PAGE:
Unexpected: Jon Huntsman, former Utah Gov and current US Ambassador to China, now expected to run in 2012

I hadn’t seen this one coming, I must admit. Over the past few weeks, there have been rumours that John Huntsman Jr., former governor of Utah, current US Ambassador to China and moderate republican, will jump into the 2012 presidential field. I hadn’t believed any of the speculation for a second. Huntsman may be a republican, and a young, charismatic, intelligent one at that, but he’s a key member of the sitting president’s foreign policy team. What is more, he’s an environmentalist who supports civil unions for gay couples.

Yet it would seem that I was wrong to scoff at Huntsman’s chances and his intentions for 2012, because it seems, according to the entire twittersphere and blogosphere, that he’s planning to resign from his post in the spring and make steps towards a presidential run:

The White House expects Jon Huntsman, the U.S. Ambassador to China, to resign his post this spring to explore a bid for the Republican presidential nomination, top Democrats said. GOP allies of Huntsman have already begun laying plans for a quick-start campaign should the former Utah governor decide to enter the ill-defined Republican field.

While Huntsman has no direct involvement in it, a group of operatives that could eventually comprise his strategy team has set up an entity called “Horizon PAC” to serve as a placeholder for his political apparatus. The PAC will be run by Susie Wiles, a Florida-based Republican strategist who recently managed the campaign of newly-inaugurated Gov. Rick Scott.

Huntsman has avoided publicly discussing the possibility of a bid against the president who appointed him, but he’s sending signals that make clear he’s serious about a run now – not in 2016, when many top officials in both the GOP and the White House assumed he’d run. (See: Huntsman keeps his options open)

Over the holidays, the ex-governor met with Sen. John McCain, whose 2008 presidential run Huntsman backed early on. In a discussion with the senator, who is the ranking member of the Armed Services Committee, about a variety of issues, Huntsman made plain that he was eyeing a White House campaign in the near term, according to a source close to the senator.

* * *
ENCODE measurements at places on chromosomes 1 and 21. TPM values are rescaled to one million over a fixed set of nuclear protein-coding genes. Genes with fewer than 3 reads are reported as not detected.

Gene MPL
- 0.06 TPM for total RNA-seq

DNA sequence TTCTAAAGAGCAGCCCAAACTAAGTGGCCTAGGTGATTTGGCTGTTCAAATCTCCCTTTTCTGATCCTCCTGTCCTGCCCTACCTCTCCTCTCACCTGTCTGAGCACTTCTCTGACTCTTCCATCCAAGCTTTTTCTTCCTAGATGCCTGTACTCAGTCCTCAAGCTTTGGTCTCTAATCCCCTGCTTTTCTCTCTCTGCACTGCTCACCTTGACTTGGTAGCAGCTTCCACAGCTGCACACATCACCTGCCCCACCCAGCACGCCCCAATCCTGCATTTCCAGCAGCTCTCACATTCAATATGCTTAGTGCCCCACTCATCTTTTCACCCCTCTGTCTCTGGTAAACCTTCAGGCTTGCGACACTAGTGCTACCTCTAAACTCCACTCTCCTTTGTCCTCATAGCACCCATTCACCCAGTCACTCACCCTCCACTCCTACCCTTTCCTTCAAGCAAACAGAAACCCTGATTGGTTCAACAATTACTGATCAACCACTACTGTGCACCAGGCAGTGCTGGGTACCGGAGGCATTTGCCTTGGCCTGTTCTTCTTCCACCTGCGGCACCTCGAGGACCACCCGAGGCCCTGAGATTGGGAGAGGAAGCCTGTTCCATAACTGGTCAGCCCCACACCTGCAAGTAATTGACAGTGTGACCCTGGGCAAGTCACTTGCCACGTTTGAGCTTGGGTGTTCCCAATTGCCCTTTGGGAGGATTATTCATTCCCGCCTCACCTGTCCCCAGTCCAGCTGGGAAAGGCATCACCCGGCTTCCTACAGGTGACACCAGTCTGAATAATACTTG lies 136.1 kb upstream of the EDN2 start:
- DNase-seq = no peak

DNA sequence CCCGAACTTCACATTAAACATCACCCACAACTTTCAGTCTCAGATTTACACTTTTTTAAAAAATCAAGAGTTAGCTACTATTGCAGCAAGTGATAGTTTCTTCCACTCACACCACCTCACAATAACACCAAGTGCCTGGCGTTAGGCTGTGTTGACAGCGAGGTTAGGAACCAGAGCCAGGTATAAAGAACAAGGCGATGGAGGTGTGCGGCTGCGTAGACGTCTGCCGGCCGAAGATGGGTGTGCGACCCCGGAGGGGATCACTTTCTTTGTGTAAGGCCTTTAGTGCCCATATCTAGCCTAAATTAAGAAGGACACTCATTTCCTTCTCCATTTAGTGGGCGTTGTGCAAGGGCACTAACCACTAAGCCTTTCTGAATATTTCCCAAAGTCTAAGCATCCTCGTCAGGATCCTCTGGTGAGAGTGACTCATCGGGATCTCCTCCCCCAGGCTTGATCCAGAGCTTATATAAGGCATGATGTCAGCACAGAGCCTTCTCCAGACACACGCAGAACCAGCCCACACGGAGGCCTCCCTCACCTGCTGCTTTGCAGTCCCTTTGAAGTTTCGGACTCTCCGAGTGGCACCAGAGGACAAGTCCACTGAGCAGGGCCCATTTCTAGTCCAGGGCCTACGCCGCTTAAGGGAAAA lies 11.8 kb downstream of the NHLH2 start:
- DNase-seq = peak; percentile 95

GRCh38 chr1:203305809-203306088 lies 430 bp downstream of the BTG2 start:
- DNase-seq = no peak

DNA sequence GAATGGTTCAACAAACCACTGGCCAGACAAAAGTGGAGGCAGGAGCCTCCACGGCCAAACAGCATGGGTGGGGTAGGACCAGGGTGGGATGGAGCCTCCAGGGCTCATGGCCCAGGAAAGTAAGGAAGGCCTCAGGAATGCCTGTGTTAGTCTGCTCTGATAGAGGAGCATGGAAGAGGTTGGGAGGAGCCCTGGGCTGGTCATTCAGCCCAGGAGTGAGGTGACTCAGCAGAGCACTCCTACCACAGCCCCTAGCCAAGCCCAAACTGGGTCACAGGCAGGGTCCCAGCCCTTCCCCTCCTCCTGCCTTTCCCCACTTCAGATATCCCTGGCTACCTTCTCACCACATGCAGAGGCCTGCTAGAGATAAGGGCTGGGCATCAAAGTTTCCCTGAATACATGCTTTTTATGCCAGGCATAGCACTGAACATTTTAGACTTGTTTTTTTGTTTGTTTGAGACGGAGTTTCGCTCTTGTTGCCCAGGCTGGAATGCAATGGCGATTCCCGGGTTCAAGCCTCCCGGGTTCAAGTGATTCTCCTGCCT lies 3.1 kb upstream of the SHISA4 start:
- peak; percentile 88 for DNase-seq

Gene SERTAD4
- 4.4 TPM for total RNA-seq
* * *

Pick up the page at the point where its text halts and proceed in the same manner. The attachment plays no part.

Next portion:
I can see a narrow path to victory for Huntsman. While his moderation is generally seen today as dooming him in the republican primaries – President Obama joking “I’m sure that him having worked so well with me will be a great asset in any Republican primary” – that could change in the next six to twelve months. We seem to be moving towards a more bipartisan, conciliatory political climate, with Speaker Boehner cooperating well with the president thus far. Since the shooting in Arizona, people on both sides of the aisle have made efforts to sound less angry and brashly partisan. There is an increasing realisation that the Tea Party is at least as much of a liability as it is an asset to the GOP.

In that kind of political atmosphere, rather than the one that reigned in 2010, a moderate technocrat with executive and foreign policy experience, who speaks fluent Mandarin to boot, could actually have a shot at the republican nomination. It’s a long shot, granted, but he’s more authentic than Romney and more competent and presidential than Huckabee, and he could potentially prevail if the conservative base is divided. And, honestly, he’d frighten the pants off President Obama, because he could actually win in November 2012.

Update: Huntsman has just resigned from his ambassadorship and is now likely to explore a presidential bid.


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